The letter was a response to Chief Stiltz's request for more details to prove he had killed Faraday, Jensen and Ferrin. In it, the Zodiac included details about the murders which had not been released to the public as well as a message to the police that when they cracked his code "they will have me".

The Zodiac  Cipher On August 8, 1969, Donald and Bettye Harden of Salinas, California, cracked the 408-symbol cryptogram.

It contained a misspelled message in which the killer claimed to be collecting slaves for the afterlife. No name appears in the decoded text, and the killer said that he would not give away his identity because it would slow down or stop his slave collection.

"I LIKE KILLING PEOPLE BECAUSE IT IS SO MUCH FUN IT IS MORE FUN THAN KILLING WILD GAME IN THE FORREST BECAUSE MAN IS THE MOST DANGEROUE ANAMAL OF ALL TO KILL SOMETHING GIVES ME THE MOST THRILLING EXPERENCE IT IS EVEN BETTER THAN GETTING YOUR ROCKS OFF WITH A GIRL THE BEST PART OF IT IS THAE WHEN I DIE I WILL BE REBORN IN PARADICE AND THEI HAVE KILLED WILL BECOME MY SLAVES I WILL NOT GIVE YOU MY NAME BECAUSE YOU WILL TRY TO SLOI DOWN OR ATOP MY COLLECTIOG OF SLAVES FOR MY AFTERLIFE EBEORIETEMETHHPITI" - The last eighteen letters have not been decrypted.

Lake Berryessa Attack

The Zodiac in Disguise

On September 27, 1969, Bryan Hartnell and Cecelia Shepard were picnicking at Lake Berryessa on a small island connected by a sand spit to Twin Oak Ridge.

A man approached them wearing a black executioner's-type hood with clip-on sunglasses over the eye-holes and a bib-like device on his chest that had a white 3"x3" cross-circle symbol on it.

He approached them with a gun which Hartnell believed to be a .45. The hooded man claimed to be an escaped convict from Deer Lodge, Montana; where he killed a guard and stole a car, explaining that he needed their car and money to go to Mexico.

He had brought precut lengths of plastic clothesline and told Shepard to tie up Hartnell, before he tied her up. The killer checked, and tightened, Hartnell's bonds after discovering Shepard had bound Hartnell's hands loosely.

Hartnell initially believed it to be a weird robbery, but the man drew a knife and stabbed them both repeatedly.

The killer then hiked 500 yards back up to Knoxville Road, drew the cross-circle symbol on Hartnell's car door with a black felt-tip pen, and wrote beneath it: "Vallejo/12-20-68/7-4-69/Sept 27-69-6:30/by knife."

At 7:40 p.m., the killer called the Napa County Sheriff's office from a pay telephone to report his crime. The phone was found, still off the hook, minutes later at the Napa Car Wash on Main Street in Napa by KVON radio reporter Pat Stanley, only a few blocks from the sheriff's office, yet 27 miles from the crime scene.

Detectives were able to lift a still-wet palm print from the telephone but were never able to match it to any suspect.

After hearing their screams for help, a man and his son who were fishing in a nearby cove discovered the victims and summoned help by contacting park rangers.

Napa County Sheriff's deputies Dave Collins and Ray Land were the first law enforcement officers to arrive at the crime scene.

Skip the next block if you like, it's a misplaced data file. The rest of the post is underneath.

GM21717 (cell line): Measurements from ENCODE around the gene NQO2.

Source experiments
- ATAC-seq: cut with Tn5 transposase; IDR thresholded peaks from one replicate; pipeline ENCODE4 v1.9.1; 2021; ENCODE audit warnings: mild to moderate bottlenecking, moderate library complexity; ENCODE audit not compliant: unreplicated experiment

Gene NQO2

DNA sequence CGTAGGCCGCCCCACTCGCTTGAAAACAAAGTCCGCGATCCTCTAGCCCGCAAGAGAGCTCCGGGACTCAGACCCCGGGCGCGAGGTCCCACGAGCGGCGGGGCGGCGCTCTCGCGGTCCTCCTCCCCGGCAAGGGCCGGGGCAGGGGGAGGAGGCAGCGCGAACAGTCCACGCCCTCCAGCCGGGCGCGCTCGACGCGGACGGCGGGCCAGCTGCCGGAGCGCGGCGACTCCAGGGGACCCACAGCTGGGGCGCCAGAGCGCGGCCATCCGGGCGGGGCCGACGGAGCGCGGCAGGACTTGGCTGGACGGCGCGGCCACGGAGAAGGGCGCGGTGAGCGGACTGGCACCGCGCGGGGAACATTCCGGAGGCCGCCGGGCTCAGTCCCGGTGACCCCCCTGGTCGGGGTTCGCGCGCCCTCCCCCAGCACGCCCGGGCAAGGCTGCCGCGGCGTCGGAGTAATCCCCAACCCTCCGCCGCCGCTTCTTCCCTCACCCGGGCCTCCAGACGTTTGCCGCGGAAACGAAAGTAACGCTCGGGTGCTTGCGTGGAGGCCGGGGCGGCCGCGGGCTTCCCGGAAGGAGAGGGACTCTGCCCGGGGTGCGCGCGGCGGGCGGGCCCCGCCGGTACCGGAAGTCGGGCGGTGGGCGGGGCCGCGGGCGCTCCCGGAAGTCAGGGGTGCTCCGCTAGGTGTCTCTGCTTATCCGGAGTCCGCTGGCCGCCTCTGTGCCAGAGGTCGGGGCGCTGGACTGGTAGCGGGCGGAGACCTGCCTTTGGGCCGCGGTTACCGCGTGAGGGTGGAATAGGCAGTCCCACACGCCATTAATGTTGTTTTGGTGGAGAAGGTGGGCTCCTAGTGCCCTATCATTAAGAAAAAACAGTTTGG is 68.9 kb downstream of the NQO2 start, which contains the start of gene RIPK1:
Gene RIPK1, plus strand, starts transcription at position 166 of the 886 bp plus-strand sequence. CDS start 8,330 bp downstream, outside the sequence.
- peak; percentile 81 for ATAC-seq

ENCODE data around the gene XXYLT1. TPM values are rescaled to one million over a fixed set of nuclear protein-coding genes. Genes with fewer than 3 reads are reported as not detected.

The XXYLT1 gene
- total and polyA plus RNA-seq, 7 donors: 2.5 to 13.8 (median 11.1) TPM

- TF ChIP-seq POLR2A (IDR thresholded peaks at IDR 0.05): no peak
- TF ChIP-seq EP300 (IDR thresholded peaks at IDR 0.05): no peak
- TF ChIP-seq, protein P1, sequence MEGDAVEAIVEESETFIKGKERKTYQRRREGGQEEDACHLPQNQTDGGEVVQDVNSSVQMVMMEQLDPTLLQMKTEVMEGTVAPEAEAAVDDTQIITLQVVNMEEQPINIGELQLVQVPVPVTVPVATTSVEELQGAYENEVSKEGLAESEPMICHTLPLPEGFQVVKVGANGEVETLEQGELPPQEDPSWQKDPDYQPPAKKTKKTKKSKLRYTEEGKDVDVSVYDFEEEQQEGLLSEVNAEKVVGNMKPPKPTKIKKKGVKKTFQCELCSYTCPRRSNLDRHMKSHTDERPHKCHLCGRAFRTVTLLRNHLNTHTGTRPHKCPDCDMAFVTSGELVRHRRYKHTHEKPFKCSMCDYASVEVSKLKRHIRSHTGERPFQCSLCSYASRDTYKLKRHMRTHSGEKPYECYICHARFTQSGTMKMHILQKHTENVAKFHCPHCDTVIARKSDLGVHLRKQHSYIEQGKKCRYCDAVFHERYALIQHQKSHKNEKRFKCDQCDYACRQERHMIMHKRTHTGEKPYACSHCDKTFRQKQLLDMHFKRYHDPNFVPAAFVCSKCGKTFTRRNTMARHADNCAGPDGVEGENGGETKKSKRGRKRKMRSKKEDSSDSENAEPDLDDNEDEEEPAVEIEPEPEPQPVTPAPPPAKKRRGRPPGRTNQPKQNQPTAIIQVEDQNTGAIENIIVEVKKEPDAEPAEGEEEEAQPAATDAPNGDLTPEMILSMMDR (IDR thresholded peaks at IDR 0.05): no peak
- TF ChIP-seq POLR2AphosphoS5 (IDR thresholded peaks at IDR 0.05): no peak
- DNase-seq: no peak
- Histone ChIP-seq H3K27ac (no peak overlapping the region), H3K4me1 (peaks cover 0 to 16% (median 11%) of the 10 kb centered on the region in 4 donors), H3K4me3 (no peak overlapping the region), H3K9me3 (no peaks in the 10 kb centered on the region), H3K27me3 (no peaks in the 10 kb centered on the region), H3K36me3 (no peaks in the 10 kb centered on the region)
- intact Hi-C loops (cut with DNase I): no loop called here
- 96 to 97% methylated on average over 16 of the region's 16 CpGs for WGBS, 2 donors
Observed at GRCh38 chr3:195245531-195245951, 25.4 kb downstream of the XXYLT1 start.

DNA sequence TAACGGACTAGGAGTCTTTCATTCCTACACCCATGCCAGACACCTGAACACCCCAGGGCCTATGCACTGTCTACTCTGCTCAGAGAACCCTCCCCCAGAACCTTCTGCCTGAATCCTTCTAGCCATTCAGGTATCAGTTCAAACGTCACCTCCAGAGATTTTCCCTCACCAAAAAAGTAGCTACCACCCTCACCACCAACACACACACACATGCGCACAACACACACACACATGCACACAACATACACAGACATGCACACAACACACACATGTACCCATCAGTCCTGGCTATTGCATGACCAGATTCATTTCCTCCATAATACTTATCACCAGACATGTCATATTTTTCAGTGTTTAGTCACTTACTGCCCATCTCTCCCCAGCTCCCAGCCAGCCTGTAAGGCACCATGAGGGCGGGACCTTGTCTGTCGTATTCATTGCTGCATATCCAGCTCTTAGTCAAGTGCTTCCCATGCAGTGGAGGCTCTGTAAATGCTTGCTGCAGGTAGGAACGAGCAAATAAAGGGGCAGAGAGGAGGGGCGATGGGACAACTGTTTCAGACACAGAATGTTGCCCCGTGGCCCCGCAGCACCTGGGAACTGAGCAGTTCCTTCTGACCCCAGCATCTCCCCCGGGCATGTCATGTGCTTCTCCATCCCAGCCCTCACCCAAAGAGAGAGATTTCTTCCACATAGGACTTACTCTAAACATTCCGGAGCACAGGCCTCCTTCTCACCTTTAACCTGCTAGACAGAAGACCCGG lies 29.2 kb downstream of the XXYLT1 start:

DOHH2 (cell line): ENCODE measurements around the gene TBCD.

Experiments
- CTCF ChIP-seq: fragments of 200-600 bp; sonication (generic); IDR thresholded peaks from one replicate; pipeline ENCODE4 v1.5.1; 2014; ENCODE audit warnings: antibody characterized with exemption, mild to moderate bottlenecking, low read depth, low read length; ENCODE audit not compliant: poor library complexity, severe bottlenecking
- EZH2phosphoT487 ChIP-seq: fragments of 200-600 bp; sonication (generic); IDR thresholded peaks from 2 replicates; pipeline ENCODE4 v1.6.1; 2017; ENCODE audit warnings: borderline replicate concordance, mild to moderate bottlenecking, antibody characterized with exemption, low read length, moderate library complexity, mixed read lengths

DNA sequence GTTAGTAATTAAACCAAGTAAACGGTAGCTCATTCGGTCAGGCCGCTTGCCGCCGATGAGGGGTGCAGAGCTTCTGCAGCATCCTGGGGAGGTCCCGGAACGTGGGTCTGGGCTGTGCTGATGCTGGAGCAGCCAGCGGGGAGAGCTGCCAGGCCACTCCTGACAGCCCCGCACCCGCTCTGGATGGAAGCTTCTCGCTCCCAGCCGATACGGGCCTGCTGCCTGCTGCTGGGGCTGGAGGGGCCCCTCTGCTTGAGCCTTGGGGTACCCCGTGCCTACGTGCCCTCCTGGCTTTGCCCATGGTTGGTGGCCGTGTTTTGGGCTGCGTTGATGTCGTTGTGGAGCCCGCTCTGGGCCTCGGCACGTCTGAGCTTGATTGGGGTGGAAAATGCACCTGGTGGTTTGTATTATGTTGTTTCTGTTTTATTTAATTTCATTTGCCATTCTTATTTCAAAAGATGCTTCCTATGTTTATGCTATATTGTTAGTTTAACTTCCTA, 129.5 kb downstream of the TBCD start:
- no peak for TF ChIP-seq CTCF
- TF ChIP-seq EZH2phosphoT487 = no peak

Cecelia Shepard was conscious when Collins arrived, providing him with a detailed description of the attacker.

Hartnell and Shepard were taken to Queen of the Valley Hospital in Napa by ambulance. Shepard lapsed into a coma during transport to the hospital and never regained consciousness. She died two days later, but Hartnell survived to recount his tale to the press.

Napa County Sheriff Detective Ken Narlow, who was assigned to the case from the outset, worked on solving the crime until his retirement from the department in 1987.

More Zodiac Communications

The Zodiac continued to communicate with authorities for the remainder of 1970 via letters and greeting cards to the press.

In a letter postmarked April 20, 1970, the Zodiac wrote, "My name is _____", followed by a 13-character cipher. The Zodiac went on to state that he was not responsible for the recent bombing of a police station in San Francisco (referring to the February 18, 1970, death of Sgt. Brian McDonnell two days after the bombing at Park Station in Golden Gate Park) but added "there is more glory to killing a cop than a cid [sic] because a cop can shoot back."

The letter included a diagram of a bomb the Zodiac claimed he would use to blow up a school bus. At the bottom of the diagram, he wrote: "Zodiac = 10, SFPD =0".

Zodiac Letter>

Zodiac sent a greeting card postmarked 28 April 1970, to the Chronicle.

Written on the card was, "I hope you enjoy yourselves when I have my BLAST", followed by the Zodiac's cross circle signature. On the back of the card, the Zodiac threatened to use his bus bomb soon unless the newspaper published the full details he wrote.

He also wanted to start seeing people wearing "some nice Zodiac butons."

In a letter postmarked June 26, 1970, the Zodiac stated he was upset that he did not see people wearing Zodiac buttons.

He wrote, "I shot a man sitting in a parked car with a .38." The Zodiac was possibly referring to the murder of Sgt. Richard Radetich, a week earlier, on 19 June. At 5:25 am, Radetich was writing a parking ticket in his squad car when an assailant shot him in the head with a .38-caliber pistol.